Not only was Pernetti aware of the content of the videos, but he allegedly was informed of Rice’s conduct by Murdoch as far back as July 2012.  In a bit of curious timing, Murdoch’s contract was terminated shortly after he blew the whistle on Rice’s behavior, and now Murdock intends to sue Rutgers for wrongful termination. (The University maintains the reason for Murdock’s termination was because he participated in a coaching clinic without permission.)

Pernetti reasoned that he did not see the actual video of Rice’s behavior until November, which is why he took action when he did. But even when he took action, Pernetti was less than transparent regarding the severity of the situation.

Without admitting when he initially became aware of Rice’s behavior, Pernetti told reporters only that the situation “involved some inappropriate behavior and language” between Rice and his players. He offered few specifics, and as a “first offense,” Pernetti argued that the matter was resolved appropriately.

Still, Pernetti had to know that the former Robert Morris University head coach had exhibited unprofessional behavior in the past, such as when he was caught on camera angrily chasing the referees off the court after a game.

At the time of Rice’s hiring, Pernetti even admitted that Rice had a “fiery” personality. ESPN quotes Pernetti as saying “I knew exactly what I was getting, and I still know what I’ve got. Mike coaches with an edge. That personality is ideal for our program here in New Jersey. At the same time, there’s a Rutgers standard. Everybody who participates in our program at any level, I make clear what that standard is. If something falls outside that standard, he’s held accountable.”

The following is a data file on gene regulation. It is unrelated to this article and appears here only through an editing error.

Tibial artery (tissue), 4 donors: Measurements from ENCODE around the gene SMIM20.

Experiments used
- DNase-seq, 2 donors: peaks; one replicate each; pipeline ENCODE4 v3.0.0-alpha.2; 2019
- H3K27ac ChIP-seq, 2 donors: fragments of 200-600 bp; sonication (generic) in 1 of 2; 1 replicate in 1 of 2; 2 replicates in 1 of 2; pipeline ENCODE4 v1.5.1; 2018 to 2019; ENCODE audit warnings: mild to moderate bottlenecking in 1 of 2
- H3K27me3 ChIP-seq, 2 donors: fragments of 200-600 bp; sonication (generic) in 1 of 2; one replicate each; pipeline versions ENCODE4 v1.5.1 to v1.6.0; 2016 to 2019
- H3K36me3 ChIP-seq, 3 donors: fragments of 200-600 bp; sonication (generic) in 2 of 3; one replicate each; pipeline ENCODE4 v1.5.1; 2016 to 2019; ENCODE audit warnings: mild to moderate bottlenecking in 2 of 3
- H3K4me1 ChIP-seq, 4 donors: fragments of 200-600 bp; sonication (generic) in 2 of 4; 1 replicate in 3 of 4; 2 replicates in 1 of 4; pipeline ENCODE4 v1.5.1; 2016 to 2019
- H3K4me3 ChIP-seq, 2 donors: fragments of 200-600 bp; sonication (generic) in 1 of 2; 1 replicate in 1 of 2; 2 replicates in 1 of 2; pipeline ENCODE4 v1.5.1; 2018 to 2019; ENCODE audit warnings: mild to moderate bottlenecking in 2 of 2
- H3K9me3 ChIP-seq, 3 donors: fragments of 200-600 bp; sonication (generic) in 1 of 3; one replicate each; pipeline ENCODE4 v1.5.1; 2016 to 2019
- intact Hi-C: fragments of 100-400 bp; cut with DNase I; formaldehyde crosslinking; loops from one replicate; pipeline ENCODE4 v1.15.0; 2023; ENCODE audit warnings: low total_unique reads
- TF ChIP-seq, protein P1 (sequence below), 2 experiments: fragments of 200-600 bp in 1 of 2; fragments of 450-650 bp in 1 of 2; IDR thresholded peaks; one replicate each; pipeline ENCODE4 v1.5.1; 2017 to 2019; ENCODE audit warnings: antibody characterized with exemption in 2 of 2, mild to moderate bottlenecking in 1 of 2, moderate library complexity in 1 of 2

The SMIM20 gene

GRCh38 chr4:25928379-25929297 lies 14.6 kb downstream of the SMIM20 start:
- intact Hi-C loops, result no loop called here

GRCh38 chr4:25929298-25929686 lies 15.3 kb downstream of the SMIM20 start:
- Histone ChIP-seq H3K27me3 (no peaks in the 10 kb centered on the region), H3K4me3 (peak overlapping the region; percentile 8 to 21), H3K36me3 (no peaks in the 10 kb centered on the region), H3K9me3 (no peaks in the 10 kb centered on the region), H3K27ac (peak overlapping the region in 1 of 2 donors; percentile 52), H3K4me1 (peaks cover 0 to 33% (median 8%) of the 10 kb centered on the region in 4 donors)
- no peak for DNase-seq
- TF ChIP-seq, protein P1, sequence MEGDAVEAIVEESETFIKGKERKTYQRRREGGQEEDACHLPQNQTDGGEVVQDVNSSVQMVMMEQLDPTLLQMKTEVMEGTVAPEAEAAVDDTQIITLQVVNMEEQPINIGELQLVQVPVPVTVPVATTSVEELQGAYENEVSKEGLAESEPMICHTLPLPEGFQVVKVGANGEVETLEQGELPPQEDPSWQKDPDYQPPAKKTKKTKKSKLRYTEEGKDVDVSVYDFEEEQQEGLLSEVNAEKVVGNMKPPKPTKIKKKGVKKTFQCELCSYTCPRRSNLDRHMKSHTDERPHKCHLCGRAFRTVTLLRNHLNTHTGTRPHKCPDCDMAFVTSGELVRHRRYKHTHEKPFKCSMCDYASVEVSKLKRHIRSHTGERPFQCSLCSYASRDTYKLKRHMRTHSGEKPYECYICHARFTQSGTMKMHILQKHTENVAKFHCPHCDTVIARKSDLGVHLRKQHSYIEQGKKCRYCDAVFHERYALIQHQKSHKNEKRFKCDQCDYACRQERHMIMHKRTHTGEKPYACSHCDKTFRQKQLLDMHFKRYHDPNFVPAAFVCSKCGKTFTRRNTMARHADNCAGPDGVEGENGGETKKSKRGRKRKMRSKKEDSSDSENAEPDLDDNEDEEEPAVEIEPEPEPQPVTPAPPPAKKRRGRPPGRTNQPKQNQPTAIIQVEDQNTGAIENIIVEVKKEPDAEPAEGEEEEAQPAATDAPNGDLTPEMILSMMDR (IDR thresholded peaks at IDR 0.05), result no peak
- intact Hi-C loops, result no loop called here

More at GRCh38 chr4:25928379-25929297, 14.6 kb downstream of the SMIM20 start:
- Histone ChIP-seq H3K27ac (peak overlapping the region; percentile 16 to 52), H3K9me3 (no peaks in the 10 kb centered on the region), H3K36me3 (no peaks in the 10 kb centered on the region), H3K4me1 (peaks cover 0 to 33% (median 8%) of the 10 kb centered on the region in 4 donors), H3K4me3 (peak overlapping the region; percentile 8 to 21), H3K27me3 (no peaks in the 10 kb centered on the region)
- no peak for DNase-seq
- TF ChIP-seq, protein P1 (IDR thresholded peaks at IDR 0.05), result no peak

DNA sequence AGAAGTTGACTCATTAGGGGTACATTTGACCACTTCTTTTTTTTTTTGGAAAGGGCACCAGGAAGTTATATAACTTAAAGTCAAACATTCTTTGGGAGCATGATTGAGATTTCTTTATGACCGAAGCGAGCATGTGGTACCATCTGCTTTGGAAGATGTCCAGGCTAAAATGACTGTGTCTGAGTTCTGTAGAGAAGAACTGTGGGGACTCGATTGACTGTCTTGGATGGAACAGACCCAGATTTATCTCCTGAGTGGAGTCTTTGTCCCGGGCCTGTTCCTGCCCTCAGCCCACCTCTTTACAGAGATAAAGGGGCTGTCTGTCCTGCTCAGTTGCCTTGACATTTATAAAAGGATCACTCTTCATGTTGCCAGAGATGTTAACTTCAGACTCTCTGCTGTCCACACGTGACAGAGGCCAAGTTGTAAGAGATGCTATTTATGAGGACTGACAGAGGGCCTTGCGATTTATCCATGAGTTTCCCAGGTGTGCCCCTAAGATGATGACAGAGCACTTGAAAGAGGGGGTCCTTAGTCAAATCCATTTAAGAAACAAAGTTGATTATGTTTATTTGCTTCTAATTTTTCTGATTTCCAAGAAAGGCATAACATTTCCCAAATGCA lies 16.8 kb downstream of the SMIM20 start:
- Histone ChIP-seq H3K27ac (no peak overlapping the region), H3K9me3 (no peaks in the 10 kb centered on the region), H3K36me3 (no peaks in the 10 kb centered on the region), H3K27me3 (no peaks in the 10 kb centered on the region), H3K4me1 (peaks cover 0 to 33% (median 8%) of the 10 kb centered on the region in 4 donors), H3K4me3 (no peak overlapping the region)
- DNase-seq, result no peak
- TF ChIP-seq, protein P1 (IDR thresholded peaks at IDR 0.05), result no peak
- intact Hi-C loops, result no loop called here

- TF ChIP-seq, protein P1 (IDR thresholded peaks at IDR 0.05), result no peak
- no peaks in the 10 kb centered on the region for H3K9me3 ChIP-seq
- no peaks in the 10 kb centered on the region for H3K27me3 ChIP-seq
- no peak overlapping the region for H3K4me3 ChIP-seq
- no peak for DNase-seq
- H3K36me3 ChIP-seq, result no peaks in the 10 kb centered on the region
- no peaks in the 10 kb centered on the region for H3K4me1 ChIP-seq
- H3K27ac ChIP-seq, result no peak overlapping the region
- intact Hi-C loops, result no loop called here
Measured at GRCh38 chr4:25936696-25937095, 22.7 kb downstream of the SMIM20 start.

Looking back now, Pernetti says, “I am responsible for the decision to attempt a rehabilitation of Coach Rice. Dismissal and corrective action were debated … and I thought it was in the best interest of everyone to rehabilitate, but I was wrong.”

It’s laudable that Pernetti now appears to be taking some responsibility for his actions. But let me ask, just in whose best interest was it to rehabilitate Rice? Not the prestige of the men’s basketball program, which was 15-16 this year and 44-51 overall during Rice’s tenure. Not the student athletes, at least three of whom transferred from the team, ostensibly due to Rice’s behavior. And certainly not the University, which is now perceived as attempting to down-play — if not cover up — Rice’s conduct.

Pernetti is not the only one responsible, though. So too is his boss, University President Robert Barchi, who apparently signed off on Rice’s punishment.

As Pernetti goes about holding “everybody who participates in our program at any level” accountable, who is holding Barchi and Pernetti accountable? Because until they are held accountable, this is a reputational wound that’s going to continue to fester.

Mickey G. Nall, APR, Fellow PRSA, is 2013 Chair and CEO of PRSA.


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Mickey Nall, APR, Fellow PRSA